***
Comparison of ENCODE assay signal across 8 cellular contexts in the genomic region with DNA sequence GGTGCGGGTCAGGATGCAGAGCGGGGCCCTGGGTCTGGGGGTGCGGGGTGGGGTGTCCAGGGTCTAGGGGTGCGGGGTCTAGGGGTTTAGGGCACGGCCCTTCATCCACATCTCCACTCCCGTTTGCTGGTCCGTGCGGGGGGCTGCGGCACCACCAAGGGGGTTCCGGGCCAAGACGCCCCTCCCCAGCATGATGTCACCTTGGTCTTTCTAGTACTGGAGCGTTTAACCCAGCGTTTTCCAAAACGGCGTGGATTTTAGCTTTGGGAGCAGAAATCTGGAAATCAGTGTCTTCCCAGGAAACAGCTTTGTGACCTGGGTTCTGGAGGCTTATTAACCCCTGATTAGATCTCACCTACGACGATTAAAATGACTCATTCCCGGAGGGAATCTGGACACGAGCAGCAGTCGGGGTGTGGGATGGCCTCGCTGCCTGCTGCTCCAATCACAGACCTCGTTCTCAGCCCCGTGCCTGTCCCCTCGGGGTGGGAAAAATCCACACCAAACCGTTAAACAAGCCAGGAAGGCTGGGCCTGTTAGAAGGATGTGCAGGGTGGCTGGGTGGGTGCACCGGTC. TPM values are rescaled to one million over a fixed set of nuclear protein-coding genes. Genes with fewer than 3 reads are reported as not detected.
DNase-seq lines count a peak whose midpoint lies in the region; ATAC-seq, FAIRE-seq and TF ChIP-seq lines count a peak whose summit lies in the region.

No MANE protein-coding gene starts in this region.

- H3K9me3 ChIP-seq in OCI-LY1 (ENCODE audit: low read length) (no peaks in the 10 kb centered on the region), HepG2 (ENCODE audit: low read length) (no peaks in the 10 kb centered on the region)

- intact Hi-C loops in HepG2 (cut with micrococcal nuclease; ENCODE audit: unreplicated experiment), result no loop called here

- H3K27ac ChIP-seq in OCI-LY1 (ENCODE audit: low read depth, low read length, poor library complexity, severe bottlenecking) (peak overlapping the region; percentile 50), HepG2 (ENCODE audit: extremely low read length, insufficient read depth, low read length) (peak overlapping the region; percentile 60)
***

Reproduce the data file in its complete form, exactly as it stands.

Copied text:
Comparison of ENCODE assay signal across 8 cellular contexts in the genomic region with DNA sequence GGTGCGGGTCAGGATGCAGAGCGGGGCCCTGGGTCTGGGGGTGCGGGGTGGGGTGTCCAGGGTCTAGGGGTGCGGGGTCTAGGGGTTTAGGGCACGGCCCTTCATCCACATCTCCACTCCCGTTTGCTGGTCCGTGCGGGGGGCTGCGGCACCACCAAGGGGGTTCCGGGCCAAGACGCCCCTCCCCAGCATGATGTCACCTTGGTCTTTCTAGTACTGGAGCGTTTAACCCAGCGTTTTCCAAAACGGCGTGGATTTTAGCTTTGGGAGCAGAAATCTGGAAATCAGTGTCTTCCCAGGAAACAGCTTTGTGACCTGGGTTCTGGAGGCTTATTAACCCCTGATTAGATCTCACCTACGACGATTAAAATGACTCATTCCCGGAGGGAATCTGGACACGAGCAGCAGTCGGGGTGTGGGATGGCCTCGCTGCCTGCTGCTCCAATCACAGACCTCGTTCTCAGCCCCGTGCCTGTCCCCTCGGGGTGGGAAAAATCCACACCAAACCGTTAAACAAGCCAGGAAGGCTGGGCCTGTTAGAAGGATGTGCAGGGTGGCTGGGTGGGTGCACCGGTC. TPM values are rescaled to one million over a fixed set of nuclear protein-coding genes. Genes with fewer than 3 reads are reported as not detected.
DNase-seq lines count a peak whose midpoint lies in the region; ATAC-seq, FAIRE-seq and TF ChIP-seq lines count a peak whose summit lies in the region.

No MANE protein-coding gene starts in this region.

- H3K9me3 ChIP-seq in OCI-LY1 (ENCODE audit: low read length) (no peaks in the 10 kb centered on the region), HepG2 (ENCODE audit: low read length) (no peaks in the 10 kb centered on the region)

- intact Hi-C loops in HepG2 (cut with micrococcal nuclease; ENCODE audit: unreplicated experiment), result no loop called here

- H3K27ac ChIP-seq in OCI-LY1 (ENCODE audit: low read depth, low read length, poor library complexity, severe bottlenecking) (peak overlapping the region; percentile 50), HepG2 (ENCODE audit: extremely low read length, insufficient read depth, low read length) (peak overlapping the region; percentile 60)